City aims to familiarize people about sharrows with online ads

The cycling department at the City is putting some effort into educating the public on sharrows and how to use them. I recall this being a request put forward by some in the cycling community, that if we're going to have sharrows, we need to raise awareness of what they mean and how to use them.

Despite that, I believe that the mere existence of sharrows without education still influences the behaviours of drivers and cyclists. Cyclists are more likely to feel they can use more of the lane and drivers are more likely to give way to cyclists. (Not all, but many).

The ads will be appearing on various online newspapers over the next couple months.

If you can't see the Flash goodness above, here's a static graphic of it:


So... are they going to educate the drivers? You know, the people in the vehicles that kill people, versus those on the vehicle that rarely kill people?

It's helpful to have a bit of advertising, but quite honestly, how to deal with the 20-hour images of cars parked atop sharrows on College St.? It's a contradiction to have the idealistic version being used for the propaganda (which it can be), and the street conditions imply the cyclist can be run over in non-rush hours.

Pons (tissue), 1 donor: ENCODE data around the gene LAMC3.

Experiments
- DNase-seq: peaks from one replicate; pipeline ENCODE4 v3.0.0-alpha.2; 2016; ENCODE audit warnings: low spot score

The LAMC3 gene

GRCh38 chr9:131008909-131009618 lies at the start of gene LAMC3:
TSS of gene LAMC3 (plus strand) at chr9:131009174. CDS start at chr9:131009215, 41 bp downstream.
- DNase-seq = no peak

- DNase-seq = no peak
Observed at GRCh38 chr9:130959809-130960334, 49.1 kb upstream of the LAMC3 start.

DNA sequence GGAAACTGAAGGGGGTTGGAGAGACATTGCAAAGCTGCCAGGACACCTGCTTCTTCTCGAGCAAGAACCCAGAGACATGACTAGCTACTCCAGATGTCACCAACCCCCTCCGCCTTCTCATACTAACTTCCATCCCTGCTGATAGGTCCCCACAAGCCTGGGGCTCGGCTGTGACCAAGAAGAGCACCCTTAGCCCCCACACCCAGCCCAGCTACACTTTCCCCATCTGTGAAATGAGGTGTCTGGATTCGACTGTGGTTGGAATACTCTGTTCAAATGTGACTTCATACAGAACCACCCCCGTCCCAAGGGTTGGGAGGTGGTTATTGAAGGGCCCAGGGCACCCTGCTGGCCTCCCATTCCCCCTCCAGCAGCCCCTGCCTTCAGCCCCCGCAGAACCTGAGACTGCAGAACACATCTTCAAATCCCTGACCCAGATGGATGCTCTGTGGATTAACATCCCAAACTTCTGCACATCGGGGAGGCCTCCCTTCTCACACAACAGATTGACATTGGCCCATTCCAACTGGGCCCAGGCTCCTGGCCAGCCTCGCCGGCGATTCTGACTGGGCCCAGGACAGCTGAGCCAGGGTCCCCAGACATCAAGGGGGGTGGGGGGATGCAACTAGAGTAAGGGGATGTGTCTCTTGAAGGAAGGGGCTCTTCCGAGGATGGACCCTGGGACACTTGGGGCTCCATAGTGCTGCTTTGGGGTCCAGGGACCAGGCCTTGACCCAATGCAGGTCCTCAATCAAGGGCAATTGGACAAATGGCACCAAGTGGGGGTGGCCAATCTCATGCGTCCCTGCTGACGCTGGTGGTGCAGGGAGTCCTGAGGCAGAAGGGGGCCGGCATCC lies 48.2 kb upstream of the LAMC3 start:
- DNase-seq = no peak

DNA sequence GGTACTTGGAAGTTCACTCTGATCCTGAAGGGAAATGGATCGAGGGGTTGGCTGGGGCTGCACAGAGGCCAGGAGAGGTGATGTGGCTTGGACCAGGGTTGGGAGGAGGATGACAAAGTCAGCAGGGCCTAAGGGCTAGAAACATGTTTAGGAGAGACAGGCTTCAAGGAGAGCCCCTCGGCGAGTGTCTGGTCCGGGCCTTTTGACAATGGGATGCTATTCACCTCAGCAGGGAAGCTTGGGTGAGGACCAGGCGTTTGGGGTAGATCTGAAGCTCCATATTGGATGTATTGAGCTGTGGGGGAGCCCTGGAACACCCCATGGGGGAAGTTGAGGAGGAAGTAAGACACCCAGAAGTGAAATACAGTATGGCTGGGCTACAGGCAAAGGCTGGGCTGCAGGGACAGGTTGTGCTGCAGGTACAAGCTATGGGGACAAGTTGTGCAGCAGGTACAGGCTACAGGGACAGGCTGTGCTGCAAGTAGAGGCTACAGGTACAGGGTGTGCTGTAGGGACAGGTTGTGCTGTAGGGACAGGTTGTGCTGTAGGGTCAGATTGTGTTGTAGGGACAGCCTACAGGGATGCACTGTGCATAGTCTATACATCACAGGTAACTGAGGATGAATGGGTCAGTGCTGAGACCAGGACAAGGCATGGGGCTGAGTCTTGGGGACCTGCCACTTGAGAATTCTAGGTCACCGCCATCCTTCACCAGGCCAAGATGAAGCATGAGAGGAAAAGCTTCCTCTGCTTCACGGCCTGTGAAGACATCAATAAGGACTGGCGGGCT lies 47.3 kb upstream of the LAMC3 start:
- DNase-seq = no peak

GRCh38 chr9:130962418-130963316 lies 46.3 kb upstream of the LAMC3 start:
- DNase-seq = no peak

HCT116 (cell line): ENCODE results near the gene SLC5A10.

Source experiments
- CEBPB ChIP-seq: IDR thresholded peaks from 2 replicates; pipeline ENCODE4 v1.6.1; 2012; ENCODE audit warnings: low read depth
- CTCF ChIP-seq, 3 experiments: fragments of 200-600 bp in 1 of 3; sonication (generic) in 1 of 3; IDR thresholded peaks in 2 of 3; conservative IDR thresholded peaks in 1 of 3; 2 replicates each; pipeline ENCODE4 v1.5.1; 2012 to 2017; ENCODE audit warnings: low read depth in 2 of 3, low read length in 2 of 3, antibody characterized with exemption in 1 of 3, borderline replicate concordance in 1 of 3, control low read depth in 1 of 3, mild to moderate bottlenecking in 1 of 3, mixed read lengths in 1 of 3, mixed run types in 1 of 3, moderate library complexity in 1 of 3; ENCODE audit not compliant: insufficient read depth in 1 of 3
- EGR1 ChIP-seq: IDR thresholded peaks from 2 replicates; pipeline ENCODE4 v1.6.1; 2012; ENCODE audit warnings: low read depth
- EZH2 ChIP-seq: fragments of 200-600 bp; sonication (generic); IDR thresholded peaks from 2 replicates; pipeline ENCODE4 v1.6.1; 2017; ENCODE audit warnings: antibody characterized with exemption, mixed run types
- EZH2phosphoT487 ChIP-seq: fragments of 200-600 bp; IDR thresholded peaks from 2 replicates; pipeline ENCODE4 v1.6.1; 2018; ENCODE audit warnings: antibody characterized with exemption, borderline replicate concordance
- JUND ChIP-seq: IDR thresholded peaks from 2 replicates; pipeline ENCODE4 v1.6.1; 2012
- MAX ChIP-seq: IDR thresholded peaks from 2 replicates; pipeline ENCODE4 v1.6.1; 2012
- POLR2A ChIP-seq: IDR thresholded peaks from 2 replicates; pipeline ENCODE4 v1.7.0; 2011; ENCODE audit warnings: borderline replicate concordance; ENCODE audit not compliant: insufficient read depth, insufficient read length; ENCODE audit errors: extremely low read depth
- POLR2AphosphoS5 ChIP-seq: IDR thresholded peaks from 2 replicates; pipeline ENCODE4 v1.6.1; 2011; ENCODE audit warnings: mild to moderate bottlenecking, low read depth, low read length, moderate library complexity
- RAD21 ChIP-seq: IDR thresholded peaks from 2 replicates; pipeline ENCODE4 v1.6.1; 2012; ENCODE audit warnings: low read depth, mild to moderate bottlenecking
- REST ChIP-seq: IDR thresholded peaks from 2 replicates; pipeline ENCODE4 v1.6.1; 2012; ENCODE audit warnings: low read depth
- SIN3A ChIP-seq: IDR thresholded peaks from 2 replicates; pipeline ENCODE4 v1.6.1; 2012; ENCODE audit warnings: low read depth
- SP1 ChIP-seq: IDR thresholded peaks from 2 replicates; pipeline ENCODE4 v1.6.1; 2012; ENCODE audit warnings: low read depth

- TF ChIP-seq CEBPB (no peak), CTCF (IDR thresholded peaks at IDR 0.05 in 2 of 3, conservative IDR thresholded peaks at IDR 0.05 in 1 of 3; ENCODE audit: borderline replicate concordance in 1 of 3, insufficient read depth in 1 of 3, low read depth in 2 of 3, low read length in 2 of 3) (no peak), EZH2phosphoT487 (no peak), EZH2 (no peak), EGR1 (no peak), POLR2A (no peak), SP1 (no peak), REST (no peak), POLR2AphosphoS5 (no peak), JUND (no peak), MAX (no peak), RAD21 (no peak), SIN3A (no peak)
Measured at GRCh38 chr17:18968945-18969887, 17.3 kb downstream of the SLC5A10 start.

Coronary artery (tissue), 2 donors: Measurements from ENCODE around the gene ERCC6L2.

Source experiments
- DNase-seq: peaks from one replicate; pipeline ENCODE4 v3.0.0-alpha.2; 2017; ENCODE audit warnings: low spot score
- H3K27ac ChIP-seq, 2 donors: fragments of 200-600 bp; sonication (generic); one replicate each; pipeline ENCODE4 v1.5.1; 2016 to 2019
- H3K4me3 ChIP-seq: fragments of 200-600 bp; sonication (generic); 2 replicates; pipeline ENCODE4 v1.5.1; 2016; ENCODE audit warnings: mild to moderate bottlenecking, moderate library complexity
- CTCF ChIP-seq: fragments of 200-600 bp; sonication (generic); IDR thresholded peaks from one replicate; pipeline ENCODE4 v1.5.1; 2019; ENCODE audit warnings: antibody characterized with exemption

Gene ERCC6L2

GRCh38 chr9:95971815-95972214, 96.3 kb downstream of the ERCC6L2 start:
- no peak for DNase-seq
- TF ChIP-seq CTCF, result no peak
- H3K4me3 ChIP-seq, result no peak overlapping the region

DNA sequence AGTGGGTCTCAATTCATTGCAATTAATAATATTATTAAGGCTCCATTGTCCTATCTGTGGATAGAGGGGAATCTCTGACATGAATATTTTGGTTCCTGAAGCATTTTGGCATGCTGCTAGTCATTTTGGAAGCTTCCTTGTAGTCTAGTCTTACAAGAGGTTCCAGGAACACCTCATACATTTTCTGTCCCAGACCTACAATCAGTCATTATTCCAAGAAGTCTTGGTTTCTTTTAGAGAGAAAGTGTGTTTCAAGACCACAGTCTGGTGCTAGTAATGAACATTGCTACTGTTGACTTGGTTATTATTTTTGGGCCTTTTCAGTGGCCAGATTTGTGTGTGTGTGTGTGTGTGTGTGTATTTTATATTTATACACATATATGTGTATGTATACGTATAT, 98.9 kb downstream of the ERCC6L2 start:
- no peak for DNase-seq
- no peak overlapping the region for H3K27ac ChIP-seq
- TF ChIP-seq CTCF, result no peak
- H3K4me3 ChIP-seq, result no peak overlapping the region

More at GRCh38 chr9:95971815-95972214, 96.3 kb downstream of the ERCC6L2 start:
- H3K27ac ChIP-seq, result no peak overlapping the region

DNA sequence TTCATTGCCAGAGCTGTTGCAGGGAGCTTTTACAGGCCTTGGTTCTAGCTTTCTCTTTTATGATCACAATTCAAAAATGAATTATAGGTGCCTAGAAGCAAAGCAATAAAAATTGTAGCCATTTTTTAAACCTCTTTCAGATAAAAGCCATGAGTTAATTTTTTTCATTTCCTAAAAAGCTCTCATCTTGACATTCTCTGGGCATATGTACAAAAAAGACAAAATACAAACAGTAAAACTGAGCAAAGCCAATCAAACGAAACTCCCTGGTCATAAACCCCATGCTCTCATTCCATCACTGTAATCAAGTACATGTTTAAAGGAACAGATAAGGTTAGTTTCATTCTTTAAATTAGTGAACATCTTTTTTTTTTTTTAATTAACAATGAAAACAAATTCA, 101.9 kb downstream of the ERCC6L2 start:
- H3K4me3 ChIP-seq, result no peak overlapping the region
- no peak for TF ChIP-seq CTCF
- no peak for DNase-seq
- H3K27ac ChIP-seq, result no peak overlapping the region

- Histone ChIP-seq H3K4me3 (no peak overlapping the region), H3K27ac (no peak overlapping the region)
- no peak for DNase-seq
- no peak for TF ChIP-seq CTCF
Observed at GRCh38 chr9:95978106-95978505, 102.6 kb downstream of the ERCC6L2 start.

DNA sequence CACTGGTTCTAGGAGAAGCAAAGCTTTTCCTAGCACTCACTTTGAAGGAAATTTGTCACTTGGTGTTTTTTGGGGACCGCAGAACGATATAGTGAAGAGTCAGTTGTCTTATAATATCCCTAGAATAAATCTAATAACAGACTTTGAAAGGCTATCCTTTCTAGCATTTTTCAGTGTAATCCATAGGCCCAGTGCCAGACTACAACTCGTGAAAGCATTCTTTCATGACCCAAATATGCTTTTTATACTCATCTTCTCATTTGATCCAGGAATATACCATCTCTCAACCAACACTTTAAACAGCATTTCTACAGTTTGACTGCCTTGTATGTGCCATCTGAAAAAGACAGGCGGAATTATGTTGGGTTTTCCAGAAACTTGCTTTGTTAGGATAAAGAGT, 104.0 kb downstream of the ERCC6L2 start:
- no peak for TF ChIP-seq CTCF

The sharrows on Bloor near Yonge, as inadequate as they are, got a bit worse when the oil from the fresh asphalt darkened some well away from white. So there's a question of maintenance and of installation frequency
There's also the question of exact placement of these sharrows within the lane - sometimes they feel too far out, and we know from Mr. Bryant that we shouldn't always take a lane eh? And the City has had some confusion as to placement too eg. the erasures on College between Brock and Lansdowne.
They're only $200 each to put onto the road - so maybe we should question how much the ad campaign is costing, and instead re-allocate to putting more of them down. They are useful in some places, but sadly, they're more used to duck out from the controversy of providing a good linked network, instead of our notwork.

So how are we going to start educating the public on how to use bike lanes? Or how about basic driving skills and rules of the road?

Don't worry, once one cyclist uses the box, everyone will understand it.

However, the implementation of this is typically Toronto sloppy. The bicycle graphics painted on the street look narrow and cheap, almost as if it were a guerrilla endeavor. Maybe it's because it's a trial run, but it should be very prominent. Green or blue paint is a good idea. If durability is an issue with our winters, at least paint a bold green frame to the bicycle box. Big, wide bicycle graphics are important for visibility and so it looks official.

pennyfarthing ok frye